"You take offense in what I say/Can't have it any other way/We're all subject to the altar that we bow/And to those who disagree/And still believe they can be free/You're just clinging to a rotten sacred cow"
— from "Left for Dead"

Tribe of Judah is the latest artistic endeavor of Gary Cherone, the lead singer of the defunct heavy metal band Extreme, who later recorded one album as the lead vocalist of Van Halen. He also happens to be an outspoken Christian, and if you have doubts (like U2's Bono, he's occasionally prone to profanity), listen closely to the content of the songs he's written. Extreme's 1991 hit, "Hole Hearted," is about the search for fulfillment, and in Gary's case, the hole was God–shaped.

The new album re–teams Gary with Extreme bandmates Pat Badger on bass and Mike Mangini on drums, along with guitarist Leo Mellace and keyboardist Steve Ferlazzo. The result is a blend of Extreme's pop–metal bombast with modern industrial electronica — Van Halen or Def Leppard meets Nine Inch Nails. Even more intriguing than the sound, however, is the album's theme.

If you "read behind the lyrics" in the album's liner notes, you'll find a quote by Fyodor Dostoevsky: "If there is no God, then all things are permissible." Pair that phrase with the Apostle Paul's words from 1 Corinthians chapters 6 and 10 ("'Everything is permissible for me' — but not everything is beneficial.") and then listen to Exit Elvis. The opening song, "Left for Dead" (quoted above), argues over man's free will and essentially concludes that there is no room for both God's will and ours. In Rolling Stone magazine, Gary says: "If there is a God, an absolute law, then ultimately man has to be subject to that … in order for man to be free, he would have to put God to death."

From that statement one could view Exit Elvis as a darker It's a Wonderful Life, imagining a world without God, completely run by man — it's not a pretty picture. "Ambiguous Headdress" challenges those who believe that all religions are equal and faith is arbitrary. "Suspension of Disbelief" cynically takes the atheist point of view, declaring that, "heaven's only just a state of mind." A similar theme is expressed in "My Utopia," which is subtitled "anthropolemic" — one who worships human beings.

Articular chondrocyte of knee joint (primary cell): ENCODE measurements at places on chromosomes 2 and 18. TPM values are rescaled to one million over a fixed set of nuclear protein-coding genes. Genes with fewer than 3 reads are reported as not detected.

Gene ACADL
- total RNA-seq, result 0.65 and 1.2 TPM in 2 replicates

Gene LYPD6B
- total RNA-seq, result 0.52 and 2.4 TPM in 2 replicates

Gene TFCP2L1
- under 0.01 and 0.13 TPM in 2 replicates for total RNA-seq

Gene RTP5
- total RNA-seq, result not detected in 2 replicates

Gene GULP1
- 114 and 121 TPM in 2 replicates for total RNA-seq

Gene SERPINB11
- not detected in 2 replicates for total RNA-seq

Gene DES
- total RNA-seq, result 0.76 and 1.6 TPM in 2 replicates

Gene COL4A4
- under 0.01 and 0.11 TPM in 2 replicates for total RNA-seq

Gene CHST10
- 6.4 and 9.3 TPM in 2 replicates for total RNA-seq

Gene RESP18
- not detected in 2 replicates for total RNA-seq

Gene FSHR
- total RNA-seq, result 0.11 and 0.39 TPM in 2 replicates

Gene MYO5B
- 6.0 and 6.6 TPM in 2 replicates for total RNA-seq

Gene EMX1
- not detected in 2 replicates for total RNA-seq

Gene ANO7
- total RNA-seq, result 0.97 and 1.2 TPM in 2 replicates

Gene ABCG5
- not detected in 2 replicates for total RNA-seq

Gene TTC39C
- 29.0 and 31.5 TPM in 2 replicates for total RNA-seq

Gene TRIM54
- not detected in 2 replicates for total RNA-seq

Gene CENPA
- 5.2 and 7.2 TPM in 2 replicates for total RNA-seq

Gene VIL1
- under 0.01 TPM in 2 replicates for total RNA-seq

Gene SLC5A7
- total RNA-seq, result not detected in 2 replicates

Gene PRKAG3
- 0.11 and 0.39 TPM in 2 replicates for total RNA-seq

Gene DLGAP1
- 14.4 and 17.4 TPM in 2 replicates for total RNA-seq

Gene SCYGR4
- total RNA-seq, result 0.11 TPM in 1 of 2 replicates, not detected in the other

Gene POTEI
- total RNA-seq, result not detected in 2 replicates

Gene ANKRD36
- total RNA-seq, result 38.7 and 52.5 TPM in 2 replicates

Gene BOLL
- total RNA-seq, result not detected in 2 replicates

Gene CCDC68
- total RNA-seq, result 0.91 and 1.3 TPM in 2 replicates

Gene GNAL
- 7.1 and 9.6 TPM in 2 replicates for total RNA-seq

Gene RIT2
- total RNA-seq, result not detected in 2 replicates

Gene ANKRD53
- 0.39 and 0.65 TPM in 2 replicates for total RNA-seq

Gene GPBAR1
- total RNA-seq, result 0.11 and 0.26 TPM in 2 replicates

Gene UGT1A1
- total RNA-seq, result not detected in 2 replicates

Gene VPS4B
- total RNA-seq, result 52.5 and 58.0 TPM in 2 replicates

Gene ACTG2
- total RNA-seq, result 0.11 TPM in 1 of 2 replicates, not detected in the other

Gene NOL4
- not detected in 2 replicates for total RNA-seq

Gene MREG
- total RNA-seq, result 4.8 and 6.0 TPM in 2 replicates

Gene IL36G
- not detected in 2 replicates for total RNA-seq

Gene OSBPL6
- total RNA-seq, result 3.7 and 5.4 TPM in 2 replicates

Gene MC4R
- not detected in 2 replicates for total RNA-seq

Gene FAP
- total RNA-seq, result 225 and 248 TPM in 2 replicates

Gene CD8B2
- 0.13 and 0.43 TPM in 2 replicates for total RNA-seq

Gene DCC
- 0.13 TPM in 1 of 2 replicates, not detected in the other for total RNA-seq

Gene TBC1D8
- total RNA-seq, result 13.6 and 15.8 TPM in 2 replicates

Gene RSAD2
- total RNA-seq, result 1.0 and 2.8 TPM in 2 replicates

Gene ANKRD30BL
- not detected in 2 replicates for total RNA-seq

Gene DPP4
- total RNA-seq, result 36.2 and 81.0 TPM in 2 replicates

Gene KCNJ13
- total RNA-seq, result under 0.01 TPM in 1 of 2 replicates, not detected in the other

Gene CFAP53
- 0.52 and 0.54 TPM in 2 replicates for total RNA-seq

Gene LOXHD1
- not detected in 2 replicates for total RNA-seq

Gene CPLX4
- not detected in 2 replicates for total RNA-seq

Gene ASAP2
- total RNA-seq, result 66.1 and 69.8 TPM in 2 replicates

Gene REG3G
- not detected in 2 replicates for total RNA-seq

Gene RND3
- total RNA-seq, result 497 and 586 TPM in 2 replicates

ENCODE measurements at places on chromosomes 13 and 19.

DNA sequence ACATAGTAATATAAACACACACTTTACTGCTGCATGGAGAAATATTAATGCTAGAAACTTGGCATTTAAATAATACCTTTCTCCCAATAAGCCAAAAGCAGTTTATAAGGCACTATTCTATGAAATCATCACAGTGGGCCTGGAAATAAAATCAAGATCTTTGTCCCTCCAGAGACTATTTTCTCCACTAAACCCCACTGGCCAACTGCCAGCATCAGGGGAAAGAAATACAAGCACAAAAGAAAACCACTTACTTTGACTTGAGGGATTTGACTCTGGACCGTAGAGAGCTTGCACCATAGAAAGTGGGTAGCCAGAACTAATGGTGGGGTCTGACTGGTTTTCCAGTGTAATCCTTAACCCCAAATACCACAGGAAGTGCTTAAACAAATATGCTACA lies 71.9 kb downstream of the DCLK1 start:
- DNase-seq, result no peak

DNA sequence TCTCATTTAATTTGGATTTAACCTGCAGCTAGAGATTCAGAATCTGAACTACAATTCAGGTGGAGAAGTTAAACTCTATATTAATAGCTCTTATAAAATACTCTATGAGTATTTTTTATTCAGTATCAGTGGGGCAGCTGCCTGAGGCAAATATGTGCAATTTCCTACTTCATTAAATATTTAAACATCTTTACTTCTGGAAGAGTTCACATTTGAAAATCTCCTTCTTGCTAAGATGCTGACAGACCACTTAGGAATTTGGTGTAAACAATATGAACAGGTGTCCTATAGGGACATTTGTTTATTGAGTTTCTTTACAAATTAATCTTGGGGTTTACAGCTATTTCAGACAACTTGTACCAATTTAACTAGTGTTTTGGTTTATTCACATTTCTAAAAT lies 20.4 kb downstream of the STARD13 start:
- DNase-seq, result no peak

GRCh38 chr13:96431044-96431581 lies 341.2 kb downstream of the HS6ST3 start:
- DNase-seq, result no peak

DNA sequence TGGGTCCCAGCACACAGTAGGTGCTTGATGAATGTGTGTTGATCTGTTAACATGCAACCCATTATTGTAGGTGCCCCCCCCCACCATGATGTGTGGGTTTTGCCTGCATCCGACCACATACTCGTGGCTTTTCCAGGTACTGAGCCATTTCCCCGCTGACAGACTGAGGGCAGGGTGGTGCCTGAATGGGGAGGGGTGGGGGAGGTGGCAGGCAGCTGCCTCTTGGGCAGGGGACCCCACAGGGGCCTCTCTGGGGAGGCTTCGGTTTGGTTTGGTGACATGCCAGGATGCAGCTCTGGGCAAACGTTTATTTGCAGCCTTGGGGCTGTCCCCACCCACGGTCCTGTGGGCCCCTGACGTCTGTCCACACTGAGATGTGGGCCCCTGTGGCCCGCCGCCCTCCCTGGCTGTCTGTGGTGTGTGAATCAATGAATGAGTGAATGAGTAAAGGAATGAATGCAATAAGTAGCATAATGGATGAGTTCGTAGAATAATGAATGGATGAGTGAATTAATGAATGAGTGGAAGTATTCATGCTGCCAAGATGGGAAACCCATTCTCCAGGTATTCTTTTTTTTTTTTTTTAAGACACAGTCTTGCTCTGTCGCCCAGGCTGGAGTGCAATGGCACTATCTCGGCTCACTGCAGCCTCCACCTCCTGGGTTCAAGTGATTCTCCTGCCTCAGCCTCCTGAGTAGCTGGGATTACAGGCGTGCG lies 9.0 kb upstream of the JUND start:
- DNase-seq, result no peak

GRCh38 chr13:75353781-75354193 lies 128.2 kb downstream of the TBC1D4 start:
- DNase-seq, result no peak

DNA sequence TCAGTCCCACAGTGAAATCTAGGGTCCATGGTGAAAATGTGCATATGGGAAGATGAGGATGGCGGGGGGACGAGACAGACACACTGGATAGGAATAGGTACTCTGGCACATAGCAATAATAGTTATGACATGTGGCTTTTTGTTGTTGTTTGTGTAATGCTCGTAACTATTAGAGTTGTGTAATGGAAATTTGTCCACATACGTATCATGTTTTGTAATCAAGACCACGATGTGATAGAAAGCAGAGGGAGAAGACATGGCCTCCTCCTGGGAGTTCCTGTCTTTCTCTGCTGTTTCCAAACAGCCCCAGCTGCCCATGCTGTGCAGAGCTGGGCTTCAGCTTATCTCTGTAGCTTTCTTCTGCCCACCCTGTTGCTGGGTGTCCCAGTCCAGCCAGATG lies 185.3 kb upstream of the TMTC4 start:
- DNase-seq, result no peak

Fortunately, Exit Elvis is not completely devoid of faith and hope. "East of Paradise" is a strong song of surrender to the Lord: "Take me to another time and place me down upon the water's edge/Tell me that I'm not the only one who fell in over my head/Baptized me in your water/Wash iniquity aside, or sacrifice me at the altar." From the other side of the relationship, "Celibate" seems to be a lonely plea from God for us to return to a relationship with him: "Love me again/Rise from your fall from grace … Return from whence you came/Thirst for this cup again."

If you think these themes would pass over the heads of the average listener or concertgoer, you'd probably be correct. Likewise, most Christian listeners probably won't grasp the cynicism and hypothetical themes. Most, in fact, will have a hard time getting past the intense album cover that sequentially shows a handgun being shoved hard against Gary's neck. The controversial image is an attempt to illustrate the theme of free will and man being the measure of all things. A song of grace that clearly points to the cross would have made for a stronger and more meaningful ending to this seemingly bleak and sometimes (ahem) extreme album, but this is nevertheless challenging and creative music written from a faith–based perspective that recalls the convicting works of Christian artists like Steve Taylor and Mike Roe.

Unless specified clearly, we are not implying whether this artist is or is not a Christian. The views expressed are simply the author's. For a more complete description of our Glimpses of God articles, click here.